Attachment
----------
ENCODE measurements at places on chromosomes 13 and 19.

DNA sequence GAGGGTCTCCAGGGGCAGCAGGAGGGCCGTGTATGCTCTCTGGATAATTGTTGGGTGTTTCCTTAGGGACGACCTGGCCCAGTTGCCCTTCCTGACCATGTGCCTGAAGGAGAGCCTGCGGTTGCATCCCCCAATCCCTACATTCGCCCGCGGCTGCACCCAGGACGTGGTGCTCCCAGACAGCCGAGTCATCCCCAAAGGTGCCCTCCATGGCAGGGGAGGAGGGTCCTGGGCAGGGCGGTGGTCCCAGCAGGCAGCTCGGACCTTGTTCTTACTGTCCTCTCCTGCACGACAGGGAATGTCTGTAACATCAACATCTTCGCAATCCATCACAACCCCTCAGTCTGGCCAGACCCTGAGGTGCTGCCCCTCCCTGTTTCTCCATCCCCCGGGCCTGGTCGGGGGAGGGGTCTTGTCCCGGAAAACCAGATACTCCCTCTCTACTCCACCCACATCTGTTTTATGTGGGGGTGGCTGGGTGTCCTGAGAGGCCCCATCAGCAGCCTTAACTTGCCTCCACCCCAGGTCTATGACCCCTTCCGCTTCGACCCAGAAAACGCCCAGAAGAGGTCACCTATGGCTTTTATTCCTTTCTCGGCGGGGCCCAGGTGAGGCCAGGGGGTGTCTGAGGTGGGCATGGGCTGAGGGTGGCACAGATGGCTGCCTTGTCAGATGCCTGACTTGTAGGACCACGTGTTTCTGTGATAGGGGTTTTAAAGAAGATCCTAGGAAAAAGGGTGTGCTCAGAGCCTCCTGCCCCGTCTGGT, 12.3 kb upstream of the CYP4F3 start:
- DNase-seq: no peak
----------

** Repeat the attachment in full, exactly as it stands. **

ENCODE measurements at places on chromosomes 13 and 19.

DNA sequence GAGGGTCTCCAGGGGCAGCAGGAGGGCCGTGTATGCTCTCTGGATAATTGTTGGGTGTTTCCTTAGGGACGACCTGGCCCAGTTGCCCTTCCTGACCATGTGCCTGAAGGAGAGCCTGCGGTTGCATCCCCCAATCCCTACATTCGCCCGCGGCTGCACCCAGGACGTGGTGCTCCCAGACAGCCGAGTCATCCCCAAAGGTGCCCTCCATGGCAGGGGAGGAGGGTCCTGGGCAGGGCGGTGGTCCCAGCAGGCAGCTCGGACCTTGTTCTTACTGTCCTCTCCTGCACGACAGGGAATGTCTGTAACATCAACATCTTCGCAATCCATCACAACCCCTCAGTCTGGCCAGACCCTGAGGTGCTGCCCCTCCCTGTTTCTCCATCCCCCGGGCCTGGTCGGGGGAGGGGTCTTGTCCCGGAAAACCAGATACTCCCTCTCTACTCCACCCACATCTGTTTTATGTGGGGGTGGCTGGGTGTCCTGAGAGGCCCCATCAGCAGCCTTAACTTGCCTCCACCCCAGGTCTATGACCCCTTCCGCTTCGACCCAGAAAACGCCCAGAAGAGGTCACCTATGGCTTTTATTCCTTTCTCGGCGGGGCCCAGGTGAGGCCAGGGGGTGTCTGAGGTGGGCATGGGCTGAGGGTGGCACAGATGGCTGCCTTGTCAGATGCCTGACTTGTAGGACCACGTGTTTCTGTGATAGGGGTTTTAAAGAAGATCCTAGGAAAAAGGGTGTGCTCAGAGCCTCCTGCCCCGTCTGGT, 12.3 kb upstream of the CYP4F3 start:
- DNase-seq: no peak